Research: Studies have shown that herb formulas containing Mo Yao and Ru Xiang have analgesic properties, relieving sharp pain. [1]
Channels: Heart, Liver, Spleen
Temperature: Neutral
Taste: Bitter
[1]
Zhollg Yao X11e (Chinese Herbology), 1998; 54 1:542

Huang Qin (Radix Scutellariae):
Versatile and packed with health benefits, Huang Qin (Radix Scutellariae) can be used to treat a wide variety of disorders. Commonly used to clear heat and treat cough with yellow sputum and Lung heat accumulation, Huang Qin is also an excellent toxins expeller. Cold in nature, with a bitter taste, this herb can treat heat-toxin syndrome, with manifestations such as abscesses, sore throat, ulcerations, redness, swelling and pain.

Research: In one study, 128 patients with trachoma were treated with an herb formula containing Huang Qin with 97.1% rate of effectiveness. [1]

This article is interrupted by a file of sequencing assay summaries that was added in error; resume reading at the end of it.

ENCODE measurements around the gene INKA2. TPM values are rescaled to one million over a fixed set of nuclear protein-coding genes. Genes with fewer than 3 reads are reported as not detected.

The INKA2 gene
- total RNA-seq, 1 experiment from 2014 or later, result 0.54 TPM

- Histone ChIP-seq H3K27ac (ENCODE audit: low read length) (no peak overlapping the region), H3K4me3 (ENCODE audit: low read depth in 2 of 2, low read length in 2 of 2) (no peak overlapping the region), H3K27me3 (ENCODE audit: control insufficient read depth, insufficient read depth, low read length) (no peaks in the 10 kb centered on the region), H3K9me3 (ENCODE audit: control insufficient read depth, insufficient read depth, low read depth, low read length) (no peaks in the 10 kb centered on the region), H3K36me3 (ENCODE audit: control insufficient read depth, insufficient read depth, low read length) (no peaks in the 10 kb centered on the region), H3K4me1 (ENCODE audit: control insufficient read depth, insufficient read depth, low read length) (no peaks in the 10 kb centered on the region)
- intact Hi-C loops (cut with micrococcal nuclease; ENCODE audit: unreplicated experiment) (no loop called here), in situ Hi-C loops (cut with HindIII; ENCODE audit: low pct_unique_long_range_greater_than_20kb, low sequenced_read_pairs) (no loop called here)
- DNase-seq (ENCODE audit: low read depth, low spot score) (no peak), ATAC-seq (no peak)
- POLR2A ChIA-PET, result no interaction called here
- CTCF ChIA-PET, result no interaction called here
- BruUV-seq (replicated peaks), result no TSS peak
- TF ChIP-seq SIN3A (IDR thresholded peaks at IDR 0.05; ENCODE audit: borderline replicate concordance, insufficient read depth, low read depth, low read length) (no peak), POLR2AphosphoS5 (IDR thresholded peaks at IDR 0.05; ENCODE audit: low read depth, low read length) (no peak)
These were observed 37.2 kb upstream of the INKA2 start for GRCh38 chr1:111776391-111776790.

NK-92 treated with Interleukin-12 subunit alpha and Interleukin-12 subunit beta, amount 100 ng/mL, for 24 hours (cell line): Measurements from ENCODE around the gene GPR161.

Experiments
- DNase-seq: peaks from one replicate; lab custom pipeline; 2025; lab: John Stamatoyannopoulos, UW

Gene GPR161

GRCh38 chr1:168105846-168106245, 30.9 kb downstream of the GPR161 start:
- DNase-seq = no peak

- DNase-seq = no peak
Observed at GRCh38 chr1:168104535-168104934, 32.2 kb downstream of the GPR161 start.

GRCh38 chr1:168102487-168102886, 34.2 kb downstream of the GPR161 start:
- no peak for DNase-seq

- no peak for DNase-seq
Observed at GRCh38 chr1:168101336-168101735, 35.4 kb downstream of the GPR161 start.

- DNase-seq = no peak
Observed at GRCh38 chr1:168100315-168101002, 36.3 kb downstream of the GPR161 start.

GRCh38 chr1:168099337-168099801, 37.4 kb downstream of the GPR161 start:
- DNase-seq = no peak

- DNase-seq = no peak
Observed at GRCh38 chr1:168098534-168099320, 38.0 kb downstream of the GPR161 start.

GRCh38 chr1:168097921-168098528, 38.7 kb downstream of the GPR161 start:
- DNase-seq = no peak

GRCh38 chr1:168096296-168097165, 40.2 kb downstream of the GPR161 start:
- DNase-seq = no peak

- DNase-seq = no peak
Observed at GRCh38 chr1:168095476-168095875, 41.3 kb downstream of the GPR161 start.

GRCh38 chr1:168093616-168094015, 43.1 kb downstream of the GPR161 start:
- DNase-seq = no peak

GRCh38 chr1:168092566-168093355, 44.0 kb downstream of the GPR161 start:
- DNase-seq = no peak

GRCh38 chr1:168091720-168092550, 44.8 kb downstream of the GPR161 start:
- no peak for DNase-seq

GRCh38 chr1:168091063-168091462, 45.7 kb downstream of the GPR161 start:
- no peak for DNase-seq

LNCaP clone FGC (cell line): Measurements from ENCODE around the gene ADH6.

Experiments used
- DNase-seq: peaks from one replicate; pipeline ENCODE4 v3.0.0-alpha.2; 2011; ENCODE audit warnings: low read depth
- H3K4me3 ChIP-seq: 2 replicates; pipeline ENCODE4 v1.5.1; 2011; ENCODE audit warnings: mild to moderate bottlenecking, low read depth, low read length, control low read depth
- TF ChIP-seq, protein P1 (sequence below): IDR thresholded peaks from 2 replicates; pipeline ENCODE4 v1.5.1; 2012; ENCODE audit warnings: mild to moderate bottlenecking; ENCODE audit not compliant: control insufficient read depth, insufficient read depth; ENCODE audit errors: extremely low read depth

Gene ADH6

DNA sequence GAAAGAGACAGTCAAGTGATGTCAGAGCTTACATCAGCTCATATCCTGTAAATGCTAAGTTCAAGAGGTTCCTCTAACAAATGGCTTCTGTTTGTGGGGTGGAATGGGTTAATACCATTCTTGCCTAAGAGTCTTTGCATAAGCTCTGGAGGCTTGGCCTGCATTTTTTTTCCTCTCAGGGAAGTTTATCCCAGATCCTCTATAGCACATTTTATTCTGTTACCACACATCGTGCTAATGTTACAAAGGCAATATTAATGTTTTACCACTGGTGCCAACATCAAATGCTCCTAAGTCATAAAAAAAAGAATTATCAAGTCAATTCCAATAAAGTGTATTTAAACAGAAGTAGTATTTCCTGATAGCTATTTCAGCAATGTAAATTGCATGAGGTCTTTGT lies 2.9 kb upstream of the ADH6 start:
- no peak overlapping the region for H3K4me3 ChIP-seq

Channels: Lung, Gallbladder, Stomach, Large intestine
Temperature: Cold
Taste: Bitter
[1]
Zhong Cao Yao Tong Xun (Journal of Chinese Herbal Medicine), 1978; 3:33

Zhi Zi (Fructus Gardeniae)
Zhi Zi (Fructus Gardeniae) is used in traditional Chinese medicine to eliminate heat, disperse fire and cool blood. Acting on the Heart, Lung, Stomach and San Jiao (or Triple Warmer), this bitter and cold herb is effective in lowering blood pressure, stopping bleeding and treating irritability. According to Chinese medicine, heat affecting the Heart leads to irritability, frustration and restlessness, all common symptoms of menopause. Furthermore, heat affecting the Lover leads to Liver-Qi stagnation, causing imbalance in the body. Zhi Zi can sedate the fire and treat the very causes of frustration, irritability and restlessness.